Siemens employees protested in various German cities on Friday against the company’s proposal to cut 6,900 jobs, according to a Reuters report.
Siemens’ human resources chief said the proposal could be revised after negotiations with the union, after the company announced on Thursday it wanted to cut approximately 6,900 jobs worldwide – close to 2 percent of its global workforce.
Roughly half of those would be in Germany, mainly at its oil and gas division, which has been hit by the rapid growth of renewable energy.
IG Metall, Germany’s largest trade union, called for the protests in Berlin and the city of Offenbach near Frankfurt, urging Siemens to revise plans it said would harm the company.
“We have concepts, alternatives, and we expect the company to have a serious talk with us, the works councils, about the future for Siemens,” said Klaus Abel, a senior union representative in Berlin.
Iris Gleicke, the German government’s commissioner for eastern German affairs, urged Siemens to strike a fair bargain with workers, noting the job cuts would be devastating for sites in structurally weak parts of eastern Germany.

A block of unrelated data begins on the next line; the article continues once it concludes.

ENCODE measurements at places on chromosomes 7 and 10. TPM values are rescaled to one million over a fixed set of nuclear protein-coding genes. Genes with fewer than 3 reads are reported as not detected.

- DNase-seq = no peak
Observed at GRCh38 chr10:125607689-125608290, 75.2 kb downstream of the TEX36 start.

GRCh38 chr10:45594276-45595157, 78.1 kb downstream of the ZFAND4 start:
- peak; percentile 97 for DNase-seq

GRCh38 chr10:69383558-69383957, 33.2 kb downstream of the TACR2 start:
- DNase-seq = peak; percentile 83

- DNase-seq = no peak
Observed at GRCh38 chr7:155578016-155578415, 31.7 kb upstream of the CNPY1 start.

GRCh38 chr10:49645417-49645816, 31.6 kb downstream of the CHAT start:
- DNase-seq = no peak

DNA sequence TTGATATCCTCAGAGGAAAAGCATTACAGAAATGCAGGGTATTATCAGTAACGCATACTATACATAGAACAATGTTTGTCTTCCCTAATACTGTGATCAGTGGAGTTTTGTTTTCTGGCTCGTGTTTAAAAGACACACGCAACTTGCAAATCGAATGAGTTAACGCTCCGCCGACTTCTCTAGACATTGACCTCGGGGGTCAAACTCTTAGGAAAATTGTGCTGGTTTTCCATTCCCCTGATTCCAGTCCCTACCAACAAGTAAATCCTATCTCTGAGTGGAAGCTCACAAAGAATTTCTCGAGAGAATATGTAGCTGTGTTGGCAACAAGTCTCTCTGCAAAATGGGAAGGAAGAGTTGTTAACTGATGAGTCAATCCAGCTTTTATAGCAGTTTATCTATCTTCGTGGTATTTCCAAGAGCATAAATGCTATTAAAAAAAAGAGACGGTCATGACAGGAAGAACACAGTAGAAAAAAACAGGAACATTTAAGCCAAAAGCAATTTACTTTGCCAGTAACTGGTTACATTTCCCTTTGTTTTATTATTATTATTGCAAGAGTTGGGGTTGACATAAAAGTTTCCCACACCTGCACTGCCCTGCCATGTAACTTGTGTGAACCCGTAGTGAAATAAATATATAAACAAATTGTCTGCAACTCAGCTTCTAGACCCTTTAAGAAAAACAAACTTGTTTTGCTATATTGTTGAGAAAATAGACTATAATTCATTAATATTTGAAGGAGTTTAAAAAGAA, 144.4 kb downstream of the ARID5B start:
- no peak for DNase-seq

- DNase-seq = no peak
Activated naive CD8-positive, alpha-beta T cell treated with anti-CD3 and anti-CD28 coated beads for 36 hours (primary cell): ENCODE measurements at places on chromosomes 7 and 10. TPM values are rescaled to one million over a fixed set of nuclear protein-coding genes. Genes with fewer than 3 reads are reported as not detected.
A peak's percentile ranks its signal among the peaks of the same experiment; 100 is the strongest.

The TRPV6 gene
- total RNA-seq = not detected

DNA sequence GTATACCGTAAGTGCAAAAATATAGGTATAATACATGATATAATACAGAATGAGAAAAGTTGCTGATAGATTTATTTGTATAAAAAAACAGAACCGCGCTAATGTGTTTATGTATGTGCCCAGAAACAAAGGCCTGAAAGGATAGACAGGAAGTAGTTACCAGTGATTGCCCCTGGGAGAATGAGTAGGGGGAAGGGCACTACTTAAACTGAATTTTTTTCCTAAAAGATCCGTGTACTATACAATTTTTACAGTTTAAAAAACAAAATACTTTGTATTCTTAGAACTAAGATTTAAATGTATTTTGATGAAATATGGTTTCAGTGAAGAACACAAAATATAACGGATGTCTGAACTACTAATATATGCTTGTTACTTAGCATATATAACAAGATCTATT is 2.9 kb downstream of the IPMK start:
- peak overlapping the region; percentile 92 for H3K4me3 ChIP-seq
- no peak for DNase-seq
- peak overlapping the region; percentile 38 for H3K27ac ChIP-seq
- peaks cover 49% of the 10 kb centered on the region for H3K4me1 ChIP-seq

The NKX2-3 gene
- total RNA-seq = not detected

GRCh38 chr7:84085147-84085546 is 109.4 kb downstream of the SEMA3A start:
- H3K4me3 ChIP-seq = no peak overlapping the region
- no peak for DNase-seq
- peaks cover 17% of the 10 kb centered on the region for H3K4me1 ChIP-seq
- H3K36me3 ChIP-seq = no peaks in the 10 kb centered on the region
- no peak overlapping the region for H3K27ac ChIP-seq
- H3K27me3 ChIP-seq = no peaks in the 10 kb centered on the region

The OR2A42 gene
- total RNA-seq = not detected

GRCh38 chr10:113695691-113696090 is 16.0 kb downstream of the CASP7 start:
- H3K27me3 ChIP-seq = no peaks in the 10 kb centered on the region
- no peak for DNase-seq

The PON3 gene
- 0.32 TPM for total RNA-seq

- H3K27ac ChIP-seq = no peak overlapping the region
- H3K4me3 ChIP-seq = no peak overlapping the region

“I expect that Siemens and the workers’ representatives would agree on a fair balance of interests,” she said.
Horst Schneider, the mayor of the city of Offenbach, where Siemens plans to cut 700 jobs, said the city “has a further right to exist in this global company.”
“It cannot be that the big ones always eat the small ones,” Schneider said.
Tanja Scorrano, who was among the protesters having worked for the company in Offenbach for 27 years, said, “We will fight for our work.”
Just last week, Siemens signed a memorandum of understanding with the Misk Foundation, at the Global Misk Forum. The agreement will see the pursuit of three new initiatives, covering an R&D fellowship scheme that will send Saudi students to key Siemens’ R&D centres abroad; building capability within the Misk Academy, the foundation’s professional skills training institution, for courses in advanced “Industry 4.0” digitalisation and automation solutions; and an expansion of the existing Misk-Siemens internships scheme to include Siemens operations in the US and the UK along with a five-fold increase in the number of participating students from Saudi Arabia.